by Khem K. Aryal
Most boys in the town of Kalikanagar grew up into full-blown men at the age of fifteen or sixteen. But Chintamani Pandey found one day that his son—already eighteen—had stopped growing a couple of years before—not so much physically, but otherwise; the boy’s peers had left him behind.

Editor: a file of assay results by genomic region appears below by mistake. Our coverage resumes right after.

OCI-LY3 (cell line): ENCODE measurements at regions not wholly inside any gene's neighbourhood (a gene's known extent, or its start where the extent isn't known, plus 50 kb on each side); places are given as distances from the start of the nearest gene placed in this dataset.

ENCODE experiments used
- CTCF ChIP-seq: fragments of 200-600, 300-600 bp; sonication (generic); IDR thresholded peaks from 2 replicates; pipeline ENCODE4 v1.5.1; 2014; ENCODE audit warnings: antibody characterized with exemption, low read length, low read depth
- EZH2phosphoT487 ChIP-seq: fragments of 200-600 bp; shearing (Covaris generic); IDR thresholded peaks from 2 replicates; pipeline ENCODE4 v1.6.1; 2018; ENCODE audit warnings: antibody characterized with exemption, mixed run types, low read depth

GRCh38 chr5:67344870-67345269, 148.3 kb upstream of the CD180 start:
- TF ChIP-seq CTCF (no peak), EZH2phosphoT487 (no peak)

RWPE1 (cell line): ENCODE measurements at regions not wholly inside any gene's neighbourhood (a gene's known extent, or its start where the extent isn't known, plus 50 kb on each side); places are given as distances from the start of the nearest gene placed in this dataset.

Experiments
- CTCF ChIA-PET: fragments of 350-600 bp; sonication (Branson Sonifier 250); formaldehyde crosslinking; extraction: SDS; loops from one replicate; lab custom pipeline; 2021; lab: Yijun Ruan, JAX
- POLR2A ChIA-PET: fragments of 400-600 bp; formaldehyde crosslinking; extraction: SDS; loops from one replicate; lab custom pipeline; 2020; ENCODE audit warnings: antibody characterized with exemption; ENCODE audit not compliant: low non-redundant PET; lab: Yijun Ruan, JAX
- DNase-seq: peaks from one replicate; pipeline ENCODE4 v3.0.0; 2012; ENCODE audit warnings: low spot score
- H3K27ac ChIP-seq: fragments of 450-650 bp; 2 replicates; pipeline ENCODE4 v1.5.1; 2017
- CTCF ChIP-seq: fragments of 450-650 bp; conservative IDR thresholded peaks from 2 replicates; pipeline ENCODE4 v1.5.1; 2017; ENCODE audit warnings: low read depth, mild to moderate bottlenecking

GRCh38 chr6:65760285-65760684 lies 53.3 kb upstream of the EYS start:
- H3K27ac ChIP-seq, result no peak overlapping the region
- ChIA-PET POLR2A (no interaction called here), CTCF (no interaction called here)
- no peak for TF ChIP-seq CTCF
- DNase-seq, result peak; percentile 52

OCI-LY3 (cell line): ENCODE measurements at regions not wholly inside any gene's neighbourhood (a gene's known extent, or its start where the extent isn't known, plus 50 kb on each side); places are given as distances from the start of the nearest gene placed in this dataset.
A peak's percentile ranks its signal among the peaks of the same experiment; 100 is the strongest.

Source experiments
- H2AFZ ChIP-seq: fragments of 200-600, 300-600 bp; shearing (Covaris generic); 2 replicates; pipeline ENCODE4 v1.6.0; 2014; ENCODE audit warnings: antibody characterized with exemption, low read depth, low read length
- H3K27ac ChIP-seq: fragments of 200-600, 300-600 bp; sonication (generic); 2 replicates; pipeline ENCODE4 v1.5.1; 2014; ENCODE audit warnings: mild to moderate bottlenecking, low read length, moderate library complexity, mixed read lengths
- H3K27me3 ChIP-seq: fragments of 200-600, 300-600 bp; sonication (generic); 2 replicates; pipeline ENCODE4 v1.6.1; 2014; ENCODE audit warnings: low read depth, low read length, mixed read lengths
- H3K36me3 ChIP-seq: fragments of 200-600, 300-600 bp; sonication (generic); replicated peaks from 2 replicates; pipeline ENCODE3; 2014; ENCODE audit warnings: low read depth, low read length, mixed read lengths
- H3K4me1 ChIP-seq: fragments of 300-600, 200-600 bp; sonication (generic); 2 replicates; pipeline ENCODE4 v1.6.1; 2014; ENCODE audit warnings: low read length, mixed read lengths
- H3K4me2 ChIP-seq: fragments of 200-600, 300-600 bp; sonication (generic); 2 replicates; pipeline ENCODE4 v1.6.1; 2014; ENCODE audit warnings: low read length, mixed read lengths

Some of the boys drove public buses, and the drivers treated their assistants like ten-year-old kids—some of them really were ten years old. Some managed their fathers’ shops, and the customers called the boys sahuji, respected shopkeeper; some of the customers even called the teenage boys dai, older brother, although the customers might have grandchildren the shopkeepers’ age. Some boys helped the drivers wash their TATA buses and Mahindra jeeps in the nearby stream, and some repaired radios. One was even a painter who’d put a sign in front of his shop: Kanchan Arts, in English, cursive fonts—Kanchan being his wife’s name—and wrote signboards and banners for political parties. Some others who didn’t have such involvements—those unlucky souls—formed local gangs, readily waiting to call anyone a motherfucker for no reason and start a duel, and to sell themselves to political parties during elections. Continue reading